124. Hung, T., G. Chen, C. Wang, Z. Chou, T. Chao, W. Ye, H. Yao, and K. Meng. 1983. Rotavirus-like agent in adult non-bacterial diarrhoea in China. Lancet 2: 1078 – 1079PubMedGoogle Scholar
  125. Hung, T., G. Chen, C. Wang, H. Yao, Z. Fang, T. Chao, Z. Chou, W. Ye, X. Chang, S. Den, X. Liong, and W. Chang. 1984. Waterborne outbreak of rotavirus diarrhoea in adults in China caused by a novel rotavirus. Lancet 1: 1139 – 1142PubMedGoogle Scholar
  126. Imai, M., M. A. Richardson, N. Ikegami, A. J. Shatkin, and Y. Furuichi. 1983. Molecular cloning of double-stranded RNA virus genomes. Proc. Natl. Acad. Sci. USA 80: 373 – 377PubMedGoogle Scholar
  127. Inouye, S., S. Matsuno, and H. Yamaguchi. 1984. Efficient coating of the solid phase with rotavirus antigens for enzyme-linked immunosorbent assay of immunoglobulin A antibody in feces. J. Clin. Microbiol. 19: 259 – 263PubMedGoogle Scholar
  128. Johnson, D. A., J. W. Gautsch, J. R. Sportsman, and J. H. Elder. 1984. Improved technique utilizing nonfat dry milk for analysis of proteins and nucleic acids transferred to nitrocellulose. Gene Anal. Tech. 1: 3 – 8Google Scholar
  129. Kalica, A. R., R. H. Purcell, M. M. Sereno, R. G. Wyatt, H. W. Kim, R. M. Chanock, and A. Z. Kapikian. 1977. A microtiter solid-phase radioimmunoassay for detection of the human reovirus-like agent in stools. J. Immunol. 118: 1275 – 1279PubMedGoogle Scholar
  130. Kalica, A. R., M. M. Sereno, R. G. Wyatt, C. A. Mebus, R. M. Chanock, and A. Z. Kapikian. 1978. Comparison of human and animal rotavirus strains by gel electrophoresis of viral RNA. Virology 87: 247 – 255PubMedGoogle Scholar
  131. Kalica, A. R., H. B. Greenberg, R. T. Espejo, J. Flores, R. G. Wyatt, A. Z. Kapikian, and R. M. Chanock. 1981a. Distinctive ribonucleic acid patterns of human rotavirus subgroups 1 and 2. Infect. Immun. 33: 958 – 961Google Scholar
  132. Kalica, A. R., H. B. Greenberg, R. G. Wyatt, J. Flores, M. M. Sereno, A. Z. Kapikian, and R. M. Chanock. 1981b. Genes of human (strain Wa) and bovine (strain UK) rotaviruses that code for neutralization and subgroup antigens. Virology 112: 385 – 390Google Scholar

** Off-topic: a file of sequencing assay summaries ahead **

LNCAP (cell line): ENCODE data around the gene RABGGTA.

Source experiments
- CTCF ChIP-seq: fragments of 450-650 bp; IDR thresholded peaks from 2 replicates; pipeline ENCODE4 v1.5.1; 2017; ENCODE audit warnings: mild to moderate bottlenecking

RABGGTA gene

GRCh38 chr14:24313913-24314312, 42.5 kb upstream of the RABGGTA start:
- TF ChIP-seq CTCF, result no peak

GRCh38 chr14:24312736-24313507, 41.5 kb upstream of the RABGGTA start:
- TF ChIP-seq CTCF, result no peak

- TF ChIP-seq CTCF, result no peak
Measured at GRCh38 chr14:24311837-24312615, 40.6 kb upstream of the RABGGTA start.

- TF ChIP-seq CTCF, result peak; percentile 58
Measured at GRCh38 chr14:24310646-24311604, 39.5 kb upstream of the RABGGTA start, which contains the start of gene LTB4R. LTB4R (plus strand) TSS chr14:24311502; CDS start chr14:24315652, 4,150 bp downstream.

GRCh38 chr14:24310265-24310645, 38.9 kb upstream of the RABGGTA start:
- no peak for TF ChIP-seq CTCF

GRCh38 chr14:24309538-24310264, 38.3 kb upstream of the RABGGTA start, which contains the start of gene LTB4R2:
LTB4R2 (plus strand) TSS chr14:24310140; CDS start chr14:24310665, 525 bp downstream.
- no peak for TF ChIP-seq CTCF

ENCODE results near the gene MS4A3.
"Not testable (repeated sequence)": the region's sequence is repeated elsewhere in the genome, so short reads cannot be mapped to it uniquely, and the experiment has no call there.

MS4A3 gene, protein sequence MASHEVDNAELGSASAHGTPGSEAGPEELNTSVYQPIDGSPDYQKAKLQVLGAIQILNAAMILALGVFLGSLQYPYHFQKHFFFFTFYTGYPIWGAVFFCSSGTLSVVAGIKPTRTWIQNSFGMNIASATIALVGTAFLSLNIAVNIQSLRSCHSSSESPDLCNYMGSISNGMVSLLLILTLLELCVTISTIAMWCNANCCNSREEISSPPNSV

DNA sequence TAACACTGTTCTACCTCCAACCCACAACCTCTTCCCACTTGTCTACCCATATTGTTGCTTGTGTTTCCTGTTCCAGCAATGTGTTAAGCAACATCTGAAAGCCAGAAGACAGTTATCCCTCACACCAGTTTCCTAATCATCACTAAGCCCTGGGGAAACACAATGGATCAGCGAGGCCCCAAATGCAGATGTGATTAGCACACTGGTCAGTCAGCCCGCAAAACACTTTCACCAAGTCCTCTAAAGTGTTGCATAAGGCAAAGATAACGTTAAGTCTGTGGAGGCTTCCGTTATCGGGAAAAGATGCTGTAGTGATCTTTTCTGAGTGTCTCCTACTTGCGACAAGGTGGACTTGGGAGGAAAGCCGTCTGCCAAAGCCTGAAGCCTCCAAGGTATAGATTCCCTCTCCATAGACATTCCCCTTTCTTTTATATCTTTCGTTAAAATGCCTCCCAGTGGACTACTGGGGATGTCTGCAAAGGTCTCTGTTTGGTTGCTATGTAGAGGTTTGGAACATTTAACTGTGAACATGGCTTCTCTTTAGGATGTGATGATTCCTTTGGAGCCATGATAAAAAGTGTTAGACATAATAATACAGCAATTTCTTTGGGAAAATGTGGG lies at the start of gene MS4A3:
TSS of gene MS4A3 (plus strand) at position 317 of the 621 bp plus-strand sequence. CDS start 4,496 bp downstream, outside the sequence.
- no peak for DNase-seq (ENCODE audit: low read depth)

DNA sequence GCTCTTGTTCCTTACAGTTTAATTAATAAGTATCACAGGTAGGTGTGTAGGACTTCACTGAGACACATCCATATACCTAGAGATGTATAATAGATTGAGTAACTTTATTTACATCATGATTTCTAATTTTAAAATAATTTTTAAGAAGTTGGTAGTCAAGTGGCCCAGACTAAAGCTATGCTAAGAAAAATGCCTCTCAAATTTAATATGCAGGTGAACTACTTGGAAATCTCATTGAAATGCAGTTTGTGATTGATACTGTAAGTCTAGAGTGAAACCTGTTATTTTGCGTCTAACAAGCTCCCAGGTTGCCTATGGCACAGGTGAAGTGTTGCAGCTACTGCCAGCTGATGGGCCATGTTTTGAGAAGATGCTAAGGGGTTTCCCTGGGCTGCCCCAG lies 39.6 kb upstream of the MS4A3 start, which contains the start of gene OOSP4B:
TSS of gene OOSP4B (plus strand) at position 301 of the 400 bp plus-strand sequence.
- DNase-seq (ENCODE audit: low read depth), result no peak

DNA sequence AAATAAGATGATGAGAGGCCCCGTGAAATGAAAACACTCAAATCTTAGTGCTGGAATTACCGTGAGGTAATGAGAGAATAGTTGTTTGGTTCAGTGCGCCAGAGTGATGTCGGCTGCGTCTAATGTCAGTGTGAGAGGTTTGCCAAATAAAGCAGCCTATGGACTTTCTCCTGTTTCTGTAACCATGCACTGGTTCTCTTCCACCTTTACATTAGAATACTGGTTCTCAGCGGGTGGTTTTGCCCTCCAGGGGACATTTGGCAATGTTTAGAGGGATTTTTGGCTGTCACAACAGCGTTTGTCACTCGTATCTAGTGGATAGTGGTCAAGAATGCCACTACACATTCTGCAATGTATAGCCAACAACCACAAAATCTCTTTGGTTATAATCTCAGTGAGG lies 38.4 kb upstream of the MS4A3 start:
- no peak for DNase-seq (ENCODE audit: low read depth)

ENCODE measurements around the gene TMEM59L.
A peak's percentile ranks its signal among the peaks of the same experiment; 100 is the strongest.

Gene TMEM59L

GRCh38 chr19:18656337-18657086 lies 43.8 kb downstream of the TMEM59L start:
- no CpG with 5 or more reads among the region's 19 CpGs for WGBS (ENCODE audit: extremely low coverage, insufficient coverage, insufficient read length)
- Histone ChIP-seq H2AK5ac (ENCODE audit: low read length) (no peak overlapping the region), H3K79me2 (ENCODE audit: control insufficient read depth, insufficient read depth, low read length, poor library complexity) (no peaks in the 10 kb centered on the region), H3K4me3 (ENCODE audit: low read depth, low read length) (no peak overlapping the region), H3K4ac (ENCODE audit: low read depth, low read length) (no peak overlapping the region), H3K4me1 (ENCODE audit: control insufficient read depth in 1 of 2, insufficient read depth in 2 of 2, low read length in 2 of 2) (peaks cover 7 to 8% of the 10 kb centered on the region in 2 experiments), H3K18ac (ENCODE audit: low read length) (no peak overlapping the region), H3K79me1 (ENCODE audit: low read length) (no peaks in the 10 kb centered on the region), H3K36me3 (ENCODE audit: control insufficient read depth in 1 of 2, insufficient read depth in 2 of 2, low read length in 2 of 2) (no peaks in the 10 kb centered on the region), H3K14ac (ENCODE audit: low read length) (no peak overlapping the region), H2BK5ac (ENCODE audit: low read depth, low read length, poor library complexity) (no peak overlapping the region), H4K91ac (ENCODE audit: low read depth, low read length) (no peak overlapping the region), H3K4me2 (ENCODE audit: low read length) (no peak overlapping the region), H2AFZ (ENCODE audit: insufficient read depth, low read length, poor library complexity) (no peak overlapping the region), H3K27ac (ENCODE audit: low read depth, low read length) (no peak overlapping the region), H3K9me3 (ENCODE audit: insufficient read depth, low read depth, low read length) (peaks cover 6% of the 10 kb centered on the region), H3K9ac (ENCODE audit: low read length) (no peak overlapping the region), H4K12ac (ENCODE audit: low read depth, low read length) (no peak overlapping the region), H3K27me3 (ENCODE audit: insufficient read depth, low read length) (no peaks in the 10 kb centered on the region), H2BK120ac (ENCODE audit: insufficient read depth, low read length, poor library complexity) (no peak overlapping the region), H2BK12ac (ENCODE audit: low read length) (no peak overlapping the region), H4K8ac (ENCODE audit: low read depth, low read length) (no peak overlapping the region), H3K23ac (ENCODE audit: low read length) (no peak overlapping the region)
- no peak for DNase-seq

133. Kantharidis, P., M. L. Dyall-Smith, and I. H. Holmes. 1983. Completion of the gene coding assignments of SA11 rotavirus: gene products of segments 7, 8 and 9. J. Virol. 48: 330 – 334PubMedGoogle Scholar
  134. Kapikian, A. Z., and R. M. Chanock. 1985. Rotaviruses, p. 863-906. InB. N. Fields, D. N. Knipe, R. M. Chanock, J. L. Melnick, B. Roizman, and R. E. Shope (ed.), Virology. Raven Press, New YorkGoogle Scholar
  135. Kapikian, A. Z., H. W. Kim, R. G. Wyatt, W. J. Rodriguez, S. Ross, W. L. Cline, R. H. Parrott, and R. M. Chanock. 1974. Reoviruslike agent in stools: association with infantile diarrhea and development of serologic tests. Science 185: 1049 – 1053PubMedGoogle Scholar
  136. Kapikian, A. Z., R. G. Wyatt, H. B. Greenberg, A. R. Kalica, H. W. Kim, C. D. Brandt, W. J. Rodriguez, R. H. Parrott, and R. M. Chanock. 1980. Approaches to immunization of infants and young children against gastroenteritis due to rotaviruses. Rev. Infect. Dis. 2: 459 – 469PubMedGoogle Scholar
  137. Kapikian, A. Z., W. L. Cline, H. B. Greenberg, R. G. Wyatt, A. R. Kalica, C. E. Banks, H. D. James, Jr., J. Flores, and R. M. Chanock. 1981. Antigenic characterization of human and animal rotaviruses by immune ad herence hemagglutination assay (I AH A): evidence for distinctness of I AH A and neutralization antigens. Infect. Immun. 33: 415 – 425Google Scholar
  138. Killen, H. M., and N. J. Dimmock. 1982. Identification of a neutralization-specific antigen of a calf rotavirus. J. Gen. Virol. 62: 297 – 311PubMedGoogle Scholar
  139. Kim, H. W., C. D. Brandt, A. Z. Kapikian, R. G. Wyatt, J. O. Arrobio, W. J. Rodriguez, R. M. Chanock, and R. H. Parrott. 1977. Human reovirus-like agent infection. Occurrence in adult contacts of pediatric patients with gastroenteritis. J. Am. Med. Assoc. 238: 404 – 407Google Scholar